The Solution to Media Escapism

What is Escapism?

Escapism is defined by Merriam-Webster as:

“habitual diversion of the mind to purely imaginative activity or entertainment as an escape from reality or routine”.

However, this “habitual diversion of the mind” terminology has been contested by some researchers, who argue that certain groups of people use escapism more casually (i.e. not habitually) while others treat it as an everyday pastime. For some people, on the other hand, this “habit” soon becomes a form of procrastination, causing their own personal lives to stagnate or even decline.

Sarah Kohler, a researcher from the University of Muenster, recently conducted a study of 400 students, concluding that:

“Media use for escape can certainly be a form of procrastination, but not all media escapism serves this purpose. This is particularly important because communication science needs to think more clearly about the distinction between escapism in general and procrastination specifically.”

The Problem

Whether it’s friends, colleagues, family, or ourselves, we needn’t look far to find good, hardworking people who are not satisfied with their careers, their financial situation, their skills, and/or their relationships. We all have goals and obstacles, but media escapism is something that I see in today’s atmosphere that is preventing us from tackling the stress from those obstacles in a healthy way.

With the healthy amount of spare time we have, a lot of us unfortunately turn to alternate, digital realities to cope with the stresses that come with facing our obstacles instead of using that valuable time growing. These alternate realities, can come in the form of motion-picture, television, video-games, social media, and even the news. In today’s media climate, these mediums have become amplified by billion dollar franchises and new technologies. What once was a 30 to 90 minutes session of entertainment a day is being viciously promoted to longer sessions.

My belief that a lack of respect for audiences’ time and money has allowed the big media-entertainment corporations to capitalize on and grow unhealthy media consumption habits. For me, it’s simply a case of greed. For evidence, look no further than Disney’s data it provides to potential advertisers: Generation Stream.

A lack of respect for audiences’ time and money has allowed the big media-entertainment corporations to capitalize on and grow unhealthy media consumption habits.

As pointed out in an article by Medium, it can become difficult to distinguish between watching a TV show or playing a video game for “fun” and then doing it compulsively because we’re “addicted” to it. Today, people, young or old, can be diagnosed with with a type of digital media addiction. However, children have to most to risk.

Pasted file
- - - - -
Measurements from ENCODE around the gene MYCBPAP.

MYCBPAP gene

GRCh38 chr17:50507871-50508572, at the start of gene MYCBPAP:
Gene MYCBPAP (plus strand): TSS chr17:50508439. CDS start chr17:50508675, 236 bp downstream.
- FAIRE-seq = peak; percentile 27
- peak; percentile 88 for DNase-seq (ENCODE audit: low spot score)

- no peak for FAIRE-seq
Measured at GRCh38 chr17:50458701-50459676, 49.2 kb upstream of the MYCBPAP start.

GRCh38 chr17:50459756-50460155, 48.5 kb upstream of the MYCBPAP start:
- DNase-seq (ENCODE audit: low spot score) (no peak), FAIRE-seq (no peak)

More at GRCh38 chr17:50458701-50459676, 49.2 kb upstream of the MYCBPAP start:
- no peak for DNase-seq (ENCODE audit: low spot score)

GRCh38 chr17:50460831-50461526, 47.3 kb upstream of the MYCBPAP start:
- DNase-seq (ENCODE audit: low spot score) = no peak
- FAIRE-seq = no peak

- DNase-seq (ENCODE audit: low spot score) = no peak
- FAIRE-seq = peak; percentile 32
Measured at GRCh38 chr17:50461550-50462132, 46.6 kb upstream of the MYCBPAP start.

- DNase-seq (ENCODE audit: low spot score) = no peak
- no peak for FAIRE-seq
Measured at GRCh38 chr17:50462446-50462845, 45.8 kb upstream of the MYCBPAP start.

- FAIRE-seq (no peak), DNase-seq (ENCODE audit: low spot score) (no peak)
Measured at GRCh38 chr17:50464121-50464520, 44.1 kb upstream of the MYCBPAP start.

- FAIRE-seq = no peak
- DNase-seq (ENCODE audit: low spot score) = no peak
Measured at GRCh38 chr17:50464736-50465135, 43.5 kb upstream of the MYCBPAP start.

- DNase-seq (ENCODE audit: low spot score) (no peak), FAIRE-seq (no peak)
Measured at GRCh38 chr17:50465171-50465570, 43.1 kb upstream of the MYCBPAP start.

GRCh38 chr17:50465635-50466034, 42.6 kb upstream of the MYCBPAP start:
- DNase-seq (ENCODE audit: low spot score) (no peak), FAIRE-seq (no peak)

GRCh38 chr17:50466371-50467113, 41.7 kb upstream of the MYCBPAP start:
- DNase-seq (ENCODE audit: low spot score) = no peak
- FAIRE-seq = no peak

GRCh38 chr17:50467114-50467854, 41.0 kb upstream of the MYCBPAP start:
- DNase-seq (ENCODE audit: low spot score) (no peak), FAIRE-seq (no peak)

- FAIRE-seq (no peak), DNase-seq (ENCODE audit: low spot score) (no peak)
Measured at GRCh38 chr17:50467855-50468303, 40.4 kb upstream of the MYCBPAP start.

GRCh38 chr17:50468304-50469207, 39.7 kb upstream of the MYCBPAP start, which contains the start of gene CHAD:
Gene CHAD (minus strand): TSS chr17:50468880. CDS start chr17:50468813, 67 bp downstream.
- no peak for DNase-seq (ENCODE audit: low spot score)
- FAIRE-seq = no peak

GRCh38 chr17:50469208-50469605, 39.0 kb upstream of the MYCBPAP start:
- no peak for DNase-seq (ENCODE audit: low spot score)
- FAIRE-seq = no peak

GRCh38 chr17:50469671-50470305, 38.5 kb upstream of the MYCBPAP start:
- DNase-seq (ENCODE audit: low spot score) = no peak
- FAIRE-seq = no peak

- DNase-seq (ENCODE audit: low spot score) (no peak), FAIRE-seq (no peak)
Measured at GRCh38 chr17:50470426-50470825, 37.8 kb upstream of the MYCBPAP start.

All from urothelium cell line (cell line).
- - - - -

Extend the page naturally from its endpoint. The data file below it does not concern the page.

According to a previous article by the Center On Media and Child Health, “excessive and compulsive use of the internet and video games may lead to academic struggle, poor family relationships, impaired social functioning, and emotional and psychiatric problems.”


The Solution

Of course, escapism has always been incorporated into media art which allowed the consumer to enter a world much different from their own. In times like the great depression, artists intentionally created escapes for people to escape the horrors of their daily lives. For me this hints that distraction can serve some good for people’s lives, especially during moments of hardship and helplessness.

Movies served as a break from the daily struggles of the Great Depression

I personally don’t completely agree with the escapist methods during the the 1930s, but I do agree with one thing: Intent. That is the difference between then and now…

Conscious decisioni making and mindful participation

For me, the solution for today’s abuse of media escapism, by artists and consumers, lies in that equation. Consciousness and mindfulness.

Regarding us as audiences, we can start simply by establishing healthy media consumption habits, such as:

  1. Setting limits and parameters of how, when, where, why, how long we spend time on media and technology
  2. Finding our triggers for unhealthy consumption habits and replacing them with healthy stress relief and emotional growth exercises
  3. Being media consumer role models for our family and friends
  4. Keeping a media consumption journal or tracker on our devices

The battle for artists will be less straight forward and more difficult. Perhaps we need to usher in a new era of conscious art? An era of healthy media which strives to capture the consumer’s attention without dominating their life? An era of creating media that not only seeks to entertain its consumers, but to heal them. How do we start doing this?

As a filmmaker and artist myself, it’s going to start by just doing it: making conscious and healthy media one piece at a time. And with that, I think we artists should strive to advise each other to better intentions.


Time to Get Reel

Mindful consumers, conscious artists, and a community that advises one another to do better. That is the solution, and that is why I founded Reel Nation Media. Its mission is to:

To unite virtuous, sincere artists and audiences to inspire truth, understanding, hope, and reform, within themselves and the world, in a beautiful, powerful, and enjoyable journey through the media arts.


Keep it Reel!

What’s your take on media escapism? Please consider sharing this article and following Reel Nation Media for more conscious media art.